Revising the second novel is working better than I thought it would. Even though I wrote the scene and chapter intentions for the whole novel after the first draft (remember first drafts can’t be held up, write them without the inner critic), as I approach each chapter I find that I may revise those intentions or the intended purpose of the scenes to make the chapter work better – still keeping in mind the build-up of the overall plot and subplots.

The other book which I use for editing is ‘Self-editing for fiction writers’ by Renni Browne and Dave King. I’ve read it three times over the last year. I need that information firmly embedded in my brain.

So on we go…happy editing.

Write. Learn. Repeat.

I was on the phone recently with a new writer who was stuck at 3,500 words of their novel and was hesitating to write further because they felt that they didn’t know if they could.

It reminded me of how I used to be at seven years ago, at six years ago, and then I didn’t write for about three years, still doubted myself.

Three years ago I did a weekend course on starting a novel and started to write what I called my first novel. I think of it as writing an idea now. Still doubted I could write though.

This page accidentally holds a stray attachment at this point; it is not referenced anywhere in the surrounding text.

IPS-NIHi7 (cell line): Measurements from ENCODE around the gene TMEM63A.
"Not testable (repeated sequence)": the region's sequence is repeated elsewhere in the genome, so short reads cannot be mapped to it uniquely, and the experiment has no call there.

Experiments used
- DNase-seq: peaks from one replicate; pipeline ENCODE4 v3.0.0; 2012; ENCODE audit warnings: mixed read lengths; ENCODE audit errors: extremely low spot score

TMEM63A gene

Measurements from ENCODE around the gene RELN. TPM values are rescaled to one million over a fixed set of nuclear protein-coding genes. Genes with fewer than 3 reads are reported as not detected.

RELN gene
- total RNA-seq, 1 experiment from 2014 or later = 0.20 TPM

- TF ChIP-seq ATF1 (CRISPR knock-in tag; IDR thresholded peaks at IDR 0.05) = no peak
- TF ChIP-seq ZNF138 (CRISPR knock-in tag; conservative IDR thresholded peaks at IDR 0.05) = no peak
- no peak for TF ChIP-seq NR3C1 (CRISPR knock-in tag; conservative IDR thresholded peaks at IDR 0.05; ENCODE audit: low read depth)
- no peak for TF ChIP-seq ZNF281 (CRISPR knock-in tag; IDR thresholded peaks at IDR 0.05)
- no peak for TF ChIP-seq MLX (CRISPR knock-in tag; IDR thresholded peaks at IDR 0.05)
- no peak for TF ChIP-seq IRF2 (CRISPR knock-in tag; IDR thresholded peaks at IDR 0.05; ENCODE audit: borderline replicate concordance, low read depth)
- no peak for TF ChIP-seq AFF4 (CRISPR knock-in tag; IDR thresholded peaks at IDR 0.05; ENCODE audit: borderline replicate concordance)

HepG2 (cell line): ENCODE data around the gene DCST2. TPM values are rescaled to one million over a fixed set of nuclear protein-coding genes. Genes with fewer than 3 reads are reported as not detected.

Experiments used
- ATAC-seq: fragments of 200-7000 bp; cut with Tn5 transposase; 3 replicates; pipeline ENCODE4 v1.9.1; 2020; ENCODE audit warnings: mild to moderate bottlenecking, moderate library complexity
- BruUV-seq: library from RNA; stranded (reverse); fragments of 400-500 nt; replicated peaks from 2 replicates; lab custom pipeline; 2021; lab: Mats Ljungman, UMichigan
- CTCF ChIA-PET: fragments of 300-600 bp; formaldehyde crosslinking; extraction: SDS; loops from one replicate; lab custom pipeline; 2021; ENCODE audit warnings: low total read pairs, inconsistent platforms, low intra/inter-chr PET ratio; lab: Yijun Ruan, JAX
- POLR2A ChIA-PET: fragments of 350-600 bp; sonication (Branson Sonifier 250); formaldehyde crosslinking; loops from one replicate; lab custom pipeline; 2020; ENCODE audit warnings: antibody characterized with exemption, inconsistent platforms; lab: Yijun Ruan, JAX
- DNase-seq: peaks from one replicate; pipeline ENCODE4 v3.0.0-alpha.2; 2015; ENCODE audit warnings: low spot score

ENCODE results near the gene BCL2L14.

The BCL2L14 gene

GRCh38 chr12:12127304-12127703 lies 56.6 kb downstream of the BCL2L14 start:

Then I joined a writing group. Some of us wanted to think that we would be published writers and some of us were there for the fun of writing. The group blossomed into a joy of writing group.

Then two years ago, I got another idea and merged it with the first and what is officially my first novel began. Eight weeks into the New Year, 2011, I was writing the full first draft of my first novel. It took me six weeks to write it working off chapter and scene ideas I had drafted beforehand.

I wanted to know more because I couldn’t begin to figure out how to move the novel towards publication.

In September 2011 I started the most amazing course on Creative Writing for Publication. The tutors were excellent and pulled from our rough drafts incredible final pieces for our homework submissions through their feedback on editing and critique at workshops in class.

By May 2012 the course was over and I took a two month break. With the course behind me, I began work on the second draft of the novel. Over the previous year, I’d tinkered with many ideas and after doing the course I realised how bad my first draft was but still the idea was there, the characters were there and I knew this novel was the start of possibly another one or two books. (I’ve decided that there’s room for one more, but it’s not a trilogy. What I mean is I still have loads of things I want to throw at my characters. Poor sods!)

So I started a second draft of this first novel. I also began putting the ideas together for the second novel. After all, the two followed each other so it was important to make sure there were no loop holes between them.

After two months I was floundering in ideas and problems with the plot. I struggled on for another two weeks and then stopped.